Maria-Anna Mozart, Peter Anton Lorenzoni

From The Smithsonian:

“Virtuosic.” “A prodigy.” “Genius.” These words were written in the 1760s about Mozart—Maria Anna Mozart. When she toured Europe as a pianist, young Maria Anna wowed audiences in Munich, Vienna, Paris, London, the Hague, Germany and Switzerland. “My little girl plays the most difficult works which we have … with incredible precision and so excellently,” her father, Leopold, wrote in a letter in 1764. “What it all amounts to is this, that my little girl, although she is only 12 years old, is one of the most skillful players in Europe.”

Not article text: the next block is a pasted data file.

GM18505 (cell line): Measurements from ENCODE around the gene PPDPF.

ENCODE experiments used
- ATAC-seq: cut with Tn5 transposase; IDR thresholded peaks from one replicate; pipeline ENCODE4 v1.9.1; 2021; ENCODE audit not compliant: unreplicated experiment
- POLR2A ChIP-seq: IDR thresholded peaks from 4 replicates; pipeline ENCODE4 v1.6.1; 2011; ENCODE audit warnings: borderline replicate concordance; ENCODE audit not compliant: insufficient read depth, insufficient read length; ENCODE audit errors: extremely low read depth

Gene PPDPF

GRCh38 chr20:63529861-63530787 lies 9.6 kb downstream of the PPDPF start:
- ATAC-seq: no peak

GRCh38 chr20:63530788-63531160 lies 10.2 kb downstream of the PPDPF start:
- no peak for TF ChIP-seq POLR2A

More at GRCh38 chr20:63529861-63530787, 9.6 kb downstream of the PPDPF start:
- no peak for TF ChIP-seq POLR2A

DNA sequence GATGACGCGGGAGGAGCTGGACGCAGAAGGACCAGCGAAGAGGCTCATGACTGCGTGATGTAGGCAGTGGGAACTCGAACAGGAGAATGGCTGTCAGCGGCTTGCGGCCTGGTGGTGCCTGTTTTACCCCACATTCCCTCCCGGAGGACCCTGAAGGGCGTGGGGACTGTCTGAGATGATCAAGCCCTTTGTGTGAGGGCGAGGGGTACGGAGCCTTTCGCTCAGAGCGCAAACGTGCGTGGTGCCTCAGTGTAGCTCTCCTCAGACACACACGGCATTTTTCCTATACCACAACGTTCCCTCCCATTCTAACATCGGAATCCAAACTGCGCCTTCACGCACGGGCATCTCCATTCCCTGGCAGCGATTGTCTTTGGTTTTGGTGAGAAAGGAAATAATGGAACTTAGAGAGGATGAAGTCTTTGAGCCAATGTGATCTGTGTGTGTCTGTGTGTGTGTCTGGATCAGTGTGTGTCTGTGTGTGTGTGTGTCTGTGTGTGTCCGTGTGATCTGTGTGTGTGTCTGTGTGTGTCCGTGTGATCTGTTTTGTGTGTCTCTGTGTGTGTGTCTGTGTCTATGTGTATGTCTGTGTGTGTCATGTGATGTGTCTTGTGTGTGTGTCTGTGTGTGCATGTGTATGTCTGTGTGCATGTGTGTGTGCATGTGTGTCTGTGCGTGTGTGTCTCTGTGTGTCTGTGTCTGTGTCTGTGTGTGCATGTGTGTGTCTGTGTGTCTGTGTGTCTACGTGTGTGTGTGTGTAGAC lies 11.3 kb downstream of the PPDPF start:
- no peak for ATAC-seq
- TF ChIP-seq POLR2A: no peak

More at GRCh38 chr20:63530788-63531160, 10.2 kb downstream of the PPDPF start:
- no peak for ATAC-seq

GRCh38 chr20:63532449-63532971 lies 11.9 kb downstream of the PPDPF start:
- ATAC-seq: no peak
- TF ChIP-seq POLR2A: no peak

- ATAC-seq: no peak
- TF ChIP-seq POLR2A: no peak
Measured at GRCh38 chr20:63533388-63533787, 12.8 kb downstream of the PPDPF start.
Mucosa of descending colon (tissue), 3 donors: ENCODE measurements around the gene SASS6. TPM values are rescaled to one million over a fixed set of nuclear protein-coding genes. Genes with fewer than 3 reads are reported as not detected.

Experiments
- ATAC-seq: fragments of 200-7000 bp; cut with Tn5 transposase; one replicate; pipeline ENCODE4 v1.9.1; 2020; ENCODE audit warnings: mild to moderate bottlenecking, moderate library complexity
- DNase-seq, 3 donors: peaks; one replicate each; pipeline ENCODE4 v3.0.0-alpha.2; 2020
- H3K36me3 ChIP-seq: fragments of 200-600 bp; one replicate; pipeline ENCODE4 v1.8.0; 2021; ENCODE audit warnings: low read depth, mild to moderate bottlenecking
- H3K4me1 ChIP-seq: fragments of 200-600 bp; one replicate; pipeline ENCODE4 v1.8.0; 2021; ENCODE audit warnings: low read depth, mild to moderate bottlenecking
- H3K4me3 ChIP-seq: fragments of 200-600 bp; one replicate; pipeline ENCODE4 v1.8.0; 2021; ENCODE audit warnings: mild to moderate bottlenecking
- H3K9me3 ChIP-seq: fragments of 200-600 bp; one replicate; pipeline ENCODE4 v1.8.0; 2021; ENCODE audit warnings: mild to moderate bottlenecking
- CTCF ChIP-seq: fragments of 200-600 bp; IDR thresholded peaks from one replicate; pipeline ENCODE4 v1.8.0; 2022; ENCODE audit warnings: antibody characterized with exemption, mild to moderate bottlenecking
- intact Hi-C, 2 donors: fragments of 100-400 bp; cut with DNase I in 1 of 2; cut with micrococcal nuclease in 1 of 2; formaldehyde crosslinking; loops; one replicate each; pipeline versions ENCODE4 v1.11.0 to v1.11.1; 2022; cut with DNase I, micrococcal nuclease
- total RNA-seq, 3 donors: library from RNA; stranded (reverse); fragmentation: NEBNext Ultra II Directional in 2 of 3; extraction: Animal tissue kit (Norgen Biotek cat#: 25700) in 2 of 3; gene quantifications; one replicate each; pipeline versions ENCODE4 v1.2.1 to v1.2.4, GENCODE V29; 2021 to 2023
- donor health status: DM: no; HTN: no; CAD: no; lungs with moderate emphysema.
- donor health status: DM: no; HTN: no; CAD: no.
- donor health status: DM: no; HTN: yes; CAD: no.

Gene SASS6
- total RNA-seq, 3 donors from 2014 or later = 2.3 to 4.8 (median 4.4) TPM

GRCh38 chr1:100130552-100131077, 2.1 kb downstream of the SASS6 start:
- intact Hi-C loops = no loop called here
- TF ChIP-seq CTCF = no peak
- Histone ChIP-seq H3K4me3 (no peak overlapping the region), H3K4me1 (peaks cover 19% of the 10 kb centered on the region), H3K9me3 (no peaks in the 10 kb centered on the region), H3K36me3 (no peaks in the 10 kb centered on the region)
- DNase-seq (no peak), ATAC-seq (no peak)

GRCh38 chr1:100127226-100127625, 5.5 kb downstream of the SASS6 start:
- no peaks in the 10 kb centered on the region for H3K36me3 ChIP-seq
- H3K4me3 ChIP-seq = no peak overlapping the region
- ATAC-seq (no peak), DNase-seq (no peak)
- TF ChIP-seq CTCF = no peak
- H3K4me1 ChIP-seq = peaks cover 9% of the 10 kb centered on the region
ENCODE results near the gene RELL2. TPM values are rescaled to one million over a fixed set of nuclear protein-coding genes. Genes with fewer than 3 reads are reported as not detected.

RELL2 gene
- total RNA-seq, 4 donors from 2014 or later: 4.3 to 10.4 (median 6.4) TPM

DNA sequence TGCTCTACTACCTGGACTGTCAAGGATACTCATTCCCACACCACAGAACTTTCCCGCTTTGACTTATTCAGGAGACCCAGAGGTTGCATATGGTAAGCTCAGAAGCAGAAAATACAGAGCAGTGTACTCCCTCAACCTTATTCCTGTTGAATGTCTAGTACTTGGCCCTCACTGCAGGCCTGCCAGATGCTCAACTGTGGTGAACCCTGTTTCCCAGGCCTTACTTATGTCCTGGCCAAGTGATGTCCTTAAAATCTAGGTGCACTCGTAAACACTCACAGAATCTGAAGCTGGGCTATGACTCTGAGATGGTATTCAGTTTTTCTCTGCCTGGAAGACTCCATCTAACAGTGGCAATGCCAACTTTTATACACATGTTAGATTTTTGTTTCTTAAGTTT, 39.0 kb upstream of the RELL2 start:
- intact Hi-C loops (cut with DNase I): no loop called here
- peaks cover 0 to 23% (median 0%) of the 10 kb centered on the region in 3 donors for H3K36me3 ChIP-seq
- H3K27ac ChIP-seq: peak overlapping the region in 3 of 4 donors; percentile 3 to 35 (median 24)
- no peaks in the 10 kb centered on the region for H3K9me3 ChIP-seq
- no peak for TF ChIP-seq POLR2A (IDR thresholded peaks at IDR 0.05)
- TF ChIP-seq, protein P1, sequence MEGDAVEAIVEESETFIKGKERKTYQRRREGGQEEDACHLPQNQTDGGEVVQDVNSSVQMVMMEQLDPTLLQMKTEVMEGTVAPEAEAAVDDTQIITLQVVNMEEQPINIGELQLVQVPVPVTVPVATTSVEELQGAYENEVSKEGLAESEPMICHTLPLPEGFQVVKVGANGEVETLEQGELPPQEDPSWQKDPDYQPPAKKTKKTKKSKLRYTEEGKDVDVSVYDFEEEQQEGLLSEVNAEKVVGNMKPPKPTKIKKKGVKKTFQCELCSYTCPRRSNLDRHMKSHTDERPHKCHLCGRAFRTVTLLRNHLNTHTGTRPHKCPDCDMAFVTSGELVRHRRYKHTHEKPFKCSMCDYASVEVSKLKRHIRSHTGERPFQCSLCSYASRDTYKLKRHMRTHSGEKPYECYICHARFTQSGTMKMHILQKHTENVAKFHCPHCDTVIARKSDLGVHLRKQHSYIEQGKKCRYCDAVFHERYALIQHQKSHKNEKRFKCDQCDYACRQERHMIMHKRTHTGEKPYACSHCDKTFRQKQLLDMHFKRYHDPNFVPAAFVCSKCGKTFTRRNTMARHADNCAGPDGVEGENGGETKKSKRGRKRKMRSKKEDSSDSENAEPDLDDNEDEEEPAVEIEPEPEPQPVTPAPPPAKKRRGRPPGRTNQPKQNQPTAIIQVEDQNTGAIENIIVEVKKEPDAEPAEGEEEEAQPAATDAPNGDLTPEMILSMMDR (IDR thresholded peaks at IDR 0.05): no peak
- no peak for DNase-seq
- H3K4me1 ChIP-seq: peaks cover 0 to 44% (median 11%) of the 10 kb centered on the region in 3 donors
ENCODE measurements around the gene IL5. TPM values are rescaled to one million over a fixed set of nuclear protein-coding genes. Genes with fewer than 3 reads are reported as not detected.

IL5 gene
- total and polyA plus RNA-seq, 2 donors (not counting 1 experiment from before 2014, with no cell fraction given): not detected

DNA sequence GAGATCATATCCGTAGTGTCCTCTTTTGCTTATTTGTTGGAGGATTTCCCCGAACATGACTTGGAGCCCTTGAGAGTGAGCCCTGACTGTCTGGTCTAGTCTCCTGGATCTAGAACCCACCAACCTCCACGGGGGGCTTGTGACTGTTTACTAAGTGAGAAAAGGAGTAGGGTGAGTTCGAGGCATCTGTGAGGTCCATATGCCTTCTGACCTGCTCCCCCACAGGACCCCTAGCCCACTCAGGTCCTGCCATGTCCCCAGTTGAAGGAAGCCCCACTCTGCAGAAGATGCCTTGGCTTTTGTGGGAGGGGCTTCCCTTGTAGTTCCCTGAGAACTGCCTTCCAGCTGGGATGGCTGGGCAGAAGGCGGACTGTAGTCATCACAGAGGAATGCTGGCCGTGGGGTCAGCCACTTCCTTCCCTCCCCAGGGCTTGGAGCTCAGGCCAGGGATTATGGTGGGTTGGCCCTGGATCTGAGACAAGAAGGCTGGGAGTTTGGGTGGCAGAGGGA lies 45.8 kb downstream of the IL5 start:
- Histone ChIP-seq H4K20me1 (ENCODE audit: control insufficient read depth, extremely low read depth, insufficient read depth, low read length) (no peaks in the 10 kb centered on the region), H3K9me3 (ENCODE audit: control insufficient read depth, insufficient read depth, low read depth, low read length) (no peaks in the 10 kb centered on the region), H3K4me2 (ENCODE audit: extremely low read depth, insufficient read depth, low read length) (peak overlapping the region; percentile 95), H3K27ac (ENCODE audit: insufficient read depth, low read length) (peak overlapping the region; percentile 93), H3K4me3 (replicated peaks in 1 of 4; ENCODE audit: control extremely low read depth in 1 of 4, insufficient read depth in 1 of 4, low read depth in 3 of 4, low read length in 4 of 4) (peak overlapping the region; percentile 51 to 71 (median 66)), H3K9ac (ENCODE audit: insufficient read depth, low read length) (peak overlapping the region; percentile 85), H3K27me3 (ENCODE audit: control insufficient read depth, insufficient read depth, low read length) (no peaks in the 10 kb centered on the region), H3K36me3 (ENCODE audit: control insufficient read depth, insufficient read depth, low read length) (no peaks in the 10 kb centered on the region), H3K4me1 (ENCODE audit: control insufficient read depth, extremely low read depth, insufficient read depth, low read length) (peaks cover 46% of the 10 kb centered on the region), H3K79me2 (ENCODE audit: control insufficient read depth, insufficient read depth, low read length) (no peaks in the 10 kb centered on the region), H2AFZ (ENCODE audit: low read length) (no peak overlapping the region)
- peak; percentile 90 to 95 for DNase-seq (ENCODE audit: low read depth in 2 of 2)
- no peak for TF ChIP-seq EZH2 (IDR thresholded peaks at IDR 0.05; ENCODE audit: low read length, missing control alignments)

The young virtuoso, nicknamed Nannerl, was quickly overshadowed by her brother, Wolfgang Amadeus Mozart, five years her junior. But as one of Wolfgang’s earliest musical role models, does history owe her some measure of credit for his genius?

Maria and Wolfgang toured for more than three years, covering several thousand miles by horse-drawn carriage, stopping in 88 cities and performing for many thousands of people. “This might be conjecture, but I have to think that Nannerl had an enormous influence on Wolfgang during the tours, especially the early tours,” says Zahler. “Touring intensifies the performing relationship. At a certain point, the music becomes second nature and musicians begin to concentrate almost entirely on deepening the interpretation. Being older, Nannerl would have had deep insights to share.”

“Maria Anna Mozart: The Family’s First Prodigy”, The Smithsonian